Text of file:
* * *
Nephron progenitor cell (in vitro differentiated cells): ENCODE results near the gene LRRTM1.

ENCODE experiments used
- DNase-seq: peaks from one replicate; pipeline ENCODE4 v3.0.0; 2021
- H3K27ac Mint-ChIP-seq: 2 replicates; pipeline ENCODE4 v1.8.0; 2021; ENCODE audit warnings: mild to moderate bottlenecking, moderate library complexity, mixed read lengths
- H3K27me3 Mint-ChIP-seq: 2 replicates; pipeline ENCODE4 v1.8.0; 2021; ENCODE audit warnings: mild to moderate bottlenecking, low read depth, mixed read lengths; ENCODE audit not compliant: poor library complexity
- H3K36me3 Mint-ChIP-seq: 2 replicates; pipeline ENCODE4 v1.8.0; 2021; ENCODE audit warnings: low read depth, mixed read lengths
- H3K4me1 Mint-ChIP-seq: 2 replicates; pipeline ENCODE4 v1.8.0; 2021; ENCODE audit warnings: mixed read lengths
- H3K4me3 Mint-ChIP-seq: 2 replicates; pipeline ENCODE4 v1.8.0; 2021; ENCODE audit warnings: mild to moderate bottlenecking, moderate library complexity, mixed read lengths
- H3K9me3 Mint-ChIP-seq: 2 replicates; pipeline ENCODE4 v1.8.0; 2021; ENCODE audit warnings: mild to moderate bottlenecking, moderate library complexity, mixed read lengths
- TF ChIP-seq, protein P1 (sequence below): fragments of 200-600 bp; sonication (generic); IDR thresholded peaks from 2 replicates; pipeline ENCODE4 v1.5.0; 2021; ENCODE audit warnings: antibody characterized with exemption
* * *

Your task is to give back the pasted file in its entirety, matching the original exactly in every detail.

Nephron progenitor cell (in vitro differentiated cells): ENCODE results near the gene LRRTM1.

ENCODE experiments used
- DNase-seq: peaks from one replicate; pipeline ENCODE4 v3.0.0; 2021
- H3K27ac Mint-ChIP-seq: 2 replicates; pipeline ENCODE4 v1.8.0; 2021; ENCODE audit warnings: mild to moderate bottlenecking, moderate library complexity, mixed read lengths
- H3K27me3 Mint-ChIP-seq: 2 replicates; pipeline ENCODE4 v1.8.0; 2021; ENCODE audit warnings: mild to moderate bottlenecking, low read depth, mixed read lengths; ENCODE audit not compliant: poor library complexity
- H3K36me3 Mint-ChIP-seq: 2 replicates; pipeline ENCODE4 v1.8.0; 2021; ENCODE audit warnings: low read depth, mixed read lengths
- H3K4me1 Mint-ChIP-seq: 2 replicates; pipeline ENCODE4 v1.8.0; 2021; ENCODE audit warnings: mixed read lengths
- H3K4me3 Mint-ChIP-seq: 2 replicates; pipeline ENCODE4 v1.8.0; 2021; ENCODE audit warnings: mild to moderate bottlenecking, moderate library complexity, mixed read lengths
- H3K9me3 Mint-ChIP-seq: 2 replicates; pipeline ENCODE4 v1.8.0; 2021; ENCODE audit warnings: mild to moderate bottlenecking, moderate library complexity, mixed read lengths
- TF ChIP-seq, protein P1 (sequence below): fragments of 200-600 bp; sonication (generic); IDR thresholded peaks from 2 replicates; pipeline ENCODE4 v1.5.0; 2021; ENCODE audit warnings: antibody characterized with exemption